Madhubani Makhana (Foxnut)

Lotus seeds, commonly known as makhana is mainly cultivated in Bihar, Assam and West Bengal with Bihar accounting for more than 85 percent of the total production in India. Also known as gorgon nut or foxnut, this superfood thrives in the agro-climatic conditions prevailing in the districts of Madhubani, Darbhanga, Sitamarhi, Saharsa, Katihar, Purnia, Supaul, Kishanganj and Araria of Bihar.


It is estimated that the total area under makhana cultivation in India is around 15,000 hectares with an annual produce of 1,20,000 MT of which 40,000 MT of makhana pop is realized after processing. Cultivation and processing of makhana is a highly taxing and labour-intensive activity which involves the painstaking manual collection of seeds, drying, roasting and popping, storage and grading.


According to government records, around 3500 MT of makhana is traded every year in Madhubani alone. Makhana (Euryale ferox Salisb.) is the edible seed of an aquatic plant commonly known as prickly waterlily. They grow mainly in stagnant fresh water pools, ponds, paddy fields and tanks. The seeds that are round in shape with a hard black shell are collected from the water during August to October.


The yield of makhana is found to be more in shallow water bodies (1800 to 2200 kg per hectare as against 1200 to 1500 kg per hectare in deep pools). The raw makhana is cleaned and washed thoroughly. They are then sundried and stored away from direct sunlight and rain. The seeds are graded based on size, colour and fullness.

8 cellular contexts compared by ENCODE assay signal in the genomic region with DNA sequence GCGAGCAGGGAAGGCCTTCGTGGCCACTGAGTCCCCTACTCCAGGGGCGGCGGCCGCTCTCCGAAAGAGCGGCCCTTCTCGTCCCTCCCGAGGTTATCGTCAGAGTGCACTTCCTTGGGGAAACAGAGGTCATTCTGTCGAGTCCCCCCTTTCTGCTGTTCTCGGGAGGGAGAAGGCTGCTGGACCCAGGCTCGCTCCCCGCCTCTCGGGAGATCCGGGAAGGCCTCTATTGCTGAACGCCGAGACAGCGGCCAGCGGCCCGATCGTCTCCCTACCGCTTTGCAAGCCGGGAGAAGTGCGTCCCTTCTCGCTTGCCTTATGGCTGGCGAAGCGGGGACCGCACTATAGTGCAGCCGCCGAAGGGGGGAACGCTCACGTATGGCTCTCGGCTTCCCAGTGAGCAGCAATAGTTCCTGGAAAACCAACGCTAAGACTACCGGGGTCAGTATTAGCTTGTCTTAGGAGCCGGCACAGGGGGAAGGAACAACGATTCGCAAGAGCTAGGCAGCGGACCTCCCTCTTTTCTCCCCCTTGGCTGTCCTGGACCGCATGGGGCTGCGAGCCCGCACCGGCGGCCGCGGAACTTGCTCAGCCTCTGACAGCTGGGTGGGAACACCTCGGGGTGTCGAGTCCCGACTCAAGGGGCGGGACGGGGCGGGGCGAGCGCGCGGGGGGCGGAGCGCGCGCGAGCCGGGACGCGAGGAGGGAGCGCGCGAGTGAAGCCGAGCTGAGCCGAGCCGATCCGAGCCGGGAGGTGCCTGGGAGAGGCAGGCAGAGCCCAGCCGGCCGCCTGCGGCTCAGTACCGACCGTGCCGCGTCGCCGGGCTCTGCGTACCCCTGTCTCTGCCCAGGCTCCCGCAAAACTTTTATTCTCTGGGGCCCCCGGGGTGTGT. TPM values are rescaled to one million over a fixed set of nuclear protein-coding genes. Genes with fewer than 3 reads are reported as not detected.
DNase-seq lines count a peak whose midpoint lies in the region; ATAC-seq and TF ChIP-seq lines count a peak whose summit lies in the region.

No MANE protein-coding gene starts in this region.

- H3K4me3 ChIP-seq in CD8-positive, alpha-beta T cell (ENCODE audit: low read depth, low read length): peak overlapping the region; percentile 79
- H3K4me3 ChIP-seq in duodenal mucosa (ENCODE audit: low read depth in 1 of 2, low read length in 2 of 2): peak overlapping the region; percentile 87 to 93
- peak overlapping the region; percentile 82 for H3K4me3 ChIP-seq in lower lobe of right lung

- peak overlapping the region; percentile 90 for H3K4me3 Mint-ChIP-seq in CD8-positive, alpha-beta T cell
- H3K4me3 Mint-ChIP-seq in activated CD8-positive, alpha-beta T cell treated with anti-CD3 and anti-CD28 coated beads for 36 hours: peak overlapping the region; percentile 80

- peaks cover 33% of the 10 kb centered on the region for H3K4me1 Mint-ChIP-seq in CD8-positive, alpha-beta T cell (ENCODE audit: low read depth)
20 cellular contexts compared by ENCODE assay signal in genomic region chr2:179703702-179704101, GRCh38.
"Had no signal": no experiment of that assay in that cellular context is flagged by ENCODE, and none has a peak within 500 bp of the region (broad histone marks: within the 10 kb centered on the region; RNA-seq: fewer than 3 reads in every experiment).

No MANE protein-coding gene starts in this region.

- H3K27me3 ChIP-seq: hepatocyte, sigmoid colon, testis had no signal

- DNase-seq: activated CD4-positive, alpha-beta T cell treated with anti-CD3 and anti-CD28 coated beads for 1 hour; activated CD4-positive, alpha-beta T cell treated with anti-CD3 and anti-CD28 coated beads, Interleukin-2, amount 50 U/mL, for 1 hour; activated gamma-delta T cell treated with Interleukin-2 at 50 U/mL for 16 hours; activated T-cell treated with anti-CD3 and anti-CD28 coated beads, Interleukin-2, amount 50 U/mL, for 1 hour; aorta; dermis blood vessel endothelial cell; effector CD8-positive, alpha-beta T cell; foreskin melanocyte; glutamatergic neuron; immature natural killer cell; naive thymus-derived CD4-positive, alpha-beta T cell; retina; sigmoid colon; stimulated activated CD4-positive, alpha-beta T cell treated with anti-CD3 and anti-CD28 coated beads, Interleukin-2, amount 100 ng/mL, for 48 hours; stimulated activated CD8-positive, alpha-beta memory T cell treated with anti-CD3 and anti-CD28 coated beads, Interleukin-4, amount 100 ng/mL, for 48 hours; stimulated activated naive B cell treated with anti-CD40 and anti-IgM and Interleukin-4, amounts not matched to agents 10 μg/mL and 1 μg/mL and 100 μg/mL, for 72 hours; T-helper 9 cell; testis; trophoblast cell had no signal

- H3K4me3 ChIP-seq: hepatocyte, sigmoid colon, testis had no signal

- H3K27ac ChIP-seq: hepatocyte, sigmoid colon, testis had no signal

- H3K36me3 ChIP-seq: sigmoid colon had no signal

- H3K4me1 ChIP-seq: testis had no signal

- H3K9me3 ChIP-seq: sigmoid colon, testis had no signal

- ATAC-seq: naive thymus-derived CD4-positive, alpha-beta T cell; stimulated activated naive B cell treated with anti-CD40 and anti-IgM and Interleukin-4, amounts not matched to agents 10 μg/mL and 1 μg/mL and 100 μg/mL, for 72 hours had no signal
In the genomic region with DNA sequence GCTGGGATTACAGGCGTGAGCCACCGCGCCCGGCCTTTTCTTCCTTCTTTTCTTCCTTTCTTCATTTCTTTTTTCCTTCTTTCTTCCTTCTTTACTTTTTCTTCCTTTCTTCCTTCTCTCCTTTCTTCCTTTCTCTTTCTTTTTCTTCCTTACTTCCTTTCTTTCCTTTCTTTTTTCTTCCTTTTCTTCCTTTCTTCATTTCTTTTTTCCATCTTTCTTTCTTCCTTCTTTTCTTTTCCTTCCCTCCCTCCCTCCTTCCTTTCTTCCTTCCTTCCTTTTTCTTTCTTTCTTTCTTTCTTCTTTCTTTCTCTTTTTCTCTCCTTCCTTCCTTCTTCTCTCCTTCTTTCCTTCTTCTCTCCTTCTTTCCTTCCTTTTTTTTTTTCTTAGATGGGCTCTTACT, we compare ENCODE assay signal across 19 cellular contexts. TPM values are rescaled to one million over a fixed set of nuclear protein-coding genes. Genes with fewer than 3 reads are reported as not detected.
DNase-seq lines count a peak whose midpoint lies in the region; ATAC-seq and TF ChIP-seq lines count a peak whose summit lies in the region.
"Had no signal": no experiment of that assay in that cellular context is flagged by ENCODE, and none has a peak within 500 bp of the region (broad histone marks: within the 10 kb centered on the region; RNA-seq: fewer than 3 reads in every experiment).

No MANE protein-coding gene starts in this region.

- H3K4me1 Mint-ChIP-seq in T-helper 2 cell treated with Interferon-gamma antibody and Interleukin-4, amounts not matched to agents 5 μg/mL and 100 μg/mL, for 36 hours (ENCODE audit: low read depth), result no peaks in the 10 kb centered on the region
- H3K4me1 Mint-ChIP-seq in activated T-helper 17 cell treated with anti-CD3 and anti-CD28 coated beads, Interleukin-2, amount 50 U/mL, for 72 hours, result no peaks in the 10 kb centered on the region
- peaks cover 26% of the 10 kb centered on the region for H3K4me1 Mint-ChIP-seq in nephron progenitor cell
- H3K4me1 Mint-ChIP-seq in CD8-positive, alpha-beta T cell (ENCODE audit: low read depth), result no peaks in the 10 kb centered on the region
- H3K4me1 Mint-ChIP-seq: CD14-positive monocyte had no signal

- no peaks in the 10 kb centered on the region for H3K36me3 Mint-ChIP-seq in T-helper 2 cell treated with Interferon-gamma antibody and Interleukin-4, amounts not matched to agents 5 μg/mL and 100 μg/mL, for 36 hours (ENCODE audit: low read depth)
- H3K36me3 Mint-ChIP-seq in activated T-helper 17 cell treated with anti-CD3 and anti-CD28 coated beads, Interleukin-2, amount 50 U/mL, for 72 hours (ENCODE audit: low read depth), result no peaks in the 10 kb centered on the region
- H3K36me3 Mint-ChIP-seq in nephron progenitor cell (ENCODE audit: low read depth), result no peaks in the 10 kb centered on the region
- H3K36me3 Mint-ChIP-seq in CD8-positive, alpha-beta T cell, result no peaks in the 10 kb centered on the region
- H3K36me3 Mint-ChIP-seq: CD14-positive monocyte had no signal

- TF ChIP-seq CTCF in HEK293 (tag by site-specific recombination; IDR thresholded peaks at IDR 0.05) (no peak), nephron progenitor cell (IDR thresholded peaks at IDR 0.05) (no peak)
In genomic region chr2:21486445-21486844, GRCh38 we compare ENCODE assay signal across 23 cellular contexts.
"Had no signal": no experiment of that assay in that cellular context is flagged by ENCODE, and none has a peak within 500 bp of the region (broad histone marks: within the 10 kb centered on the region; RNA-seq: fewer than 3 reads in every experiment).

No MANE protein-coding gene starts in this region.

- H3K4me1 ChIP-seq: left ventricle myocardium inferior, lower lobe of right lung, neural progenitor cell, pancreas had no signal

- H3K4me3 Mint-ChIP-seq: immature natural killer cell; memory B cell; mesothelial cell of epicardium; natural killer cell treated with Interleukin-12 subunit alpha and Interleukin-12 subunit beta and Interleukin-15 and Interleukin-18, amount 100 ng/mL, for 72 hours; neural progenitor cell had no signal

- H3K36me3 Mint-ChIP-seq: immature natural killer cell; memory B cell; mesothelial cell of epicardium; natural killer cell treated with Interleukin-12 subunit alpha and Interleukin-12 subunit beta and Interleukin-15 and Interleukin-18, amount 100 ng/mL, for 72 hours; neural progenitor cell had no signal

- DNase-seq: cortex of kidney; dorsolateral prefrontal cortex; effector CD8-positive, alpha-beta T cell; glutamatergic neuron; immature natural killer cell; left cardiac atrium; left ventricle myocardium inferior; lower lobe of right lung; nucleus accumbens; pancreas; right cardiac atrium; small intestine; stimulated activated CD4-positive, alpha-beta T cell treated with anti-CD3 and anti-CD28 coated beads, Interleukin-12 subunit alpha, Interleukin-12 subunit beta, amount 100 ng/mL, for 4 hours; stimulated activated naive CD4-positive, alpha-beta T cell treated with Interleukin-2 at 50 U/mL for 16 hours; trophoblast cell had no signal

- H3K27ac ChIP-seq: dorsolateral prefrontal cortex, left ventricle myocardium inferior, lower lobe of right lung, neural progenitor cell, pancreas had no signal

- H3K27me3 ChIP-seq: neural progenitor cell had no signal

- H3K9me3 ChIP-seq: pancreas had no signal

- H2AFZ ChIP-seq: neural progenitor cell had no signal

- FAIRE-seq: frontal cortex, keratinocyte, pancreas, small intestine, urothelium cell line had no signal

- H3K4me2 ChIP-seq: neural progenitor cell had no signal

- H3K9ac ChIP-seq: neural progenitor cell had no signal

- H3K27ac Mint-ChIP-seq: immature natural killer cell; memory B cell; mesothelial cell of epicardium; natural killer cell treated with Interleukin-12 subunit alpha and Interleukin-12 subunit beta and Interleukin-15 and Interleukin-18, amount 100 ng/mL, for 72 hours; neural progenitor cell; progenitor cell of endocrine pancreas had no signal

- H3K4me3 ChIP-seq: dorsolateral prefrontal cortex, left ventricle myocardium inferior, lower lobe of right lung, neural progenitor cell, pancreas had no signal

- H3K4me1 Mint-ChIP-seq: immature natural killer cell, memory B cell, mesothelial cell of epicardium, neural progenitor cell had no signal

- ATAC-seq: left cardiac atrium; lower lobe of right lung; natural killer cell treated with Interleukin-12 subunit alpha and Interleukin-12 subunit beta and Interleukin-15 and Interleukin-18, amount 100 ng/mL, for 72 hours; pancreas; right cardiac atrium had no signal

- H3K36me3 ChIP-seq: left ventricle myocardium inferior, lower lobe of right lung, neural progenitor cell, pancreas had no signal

They are then subjected to the process of roasting. They are kept at room temperature following which they are roasted again. The roasting process is very important as it removes the hard shell to expose the edible seed. Separation of the seed and the shell is done and then packed as per requirements. The last process is the grading of the makhana pop.


Makhana is used in the preparation of many local delicacies like biryanicurrykheer, namkeenhalwaseviyan and others. Flour made from makhana is used as a substitute for arrowroot as a thickener in food preparations. Popped makhana, instant makhana kheer, makhana powder, makhana porridge, makhana baby food, makhana barfi, makhana bread, makhana bakery goods and others are now seen on shelves in domestic and international shops.


It has been found that makhana bran can be used as an ingredient for poultry feed while the hard shell can be used as fuel. ICAR Research Complex for Eastern Region, Patna has recently developed its first variety of makhana under the name of Swarna Vaidehi.


Makhana is a tasty snack rich in minerals, protein, potassium, calcium, fibre, magnesium, iron, zinc and kaempferol. It is known to reduce the risk of heart disease, cure insomnia, control blood pressure, release stress, aid in weight loss and others. Makhana has immense health benefits and more incentives for the farmers and secondary processing units will go a long way to increase the production in the makhana clusters of Bihar.


Written by Lakshmi Subramanian


* Photos are only symbolic (Taken from public domain/internet and any copyright infringement is unintentional and regrettable)

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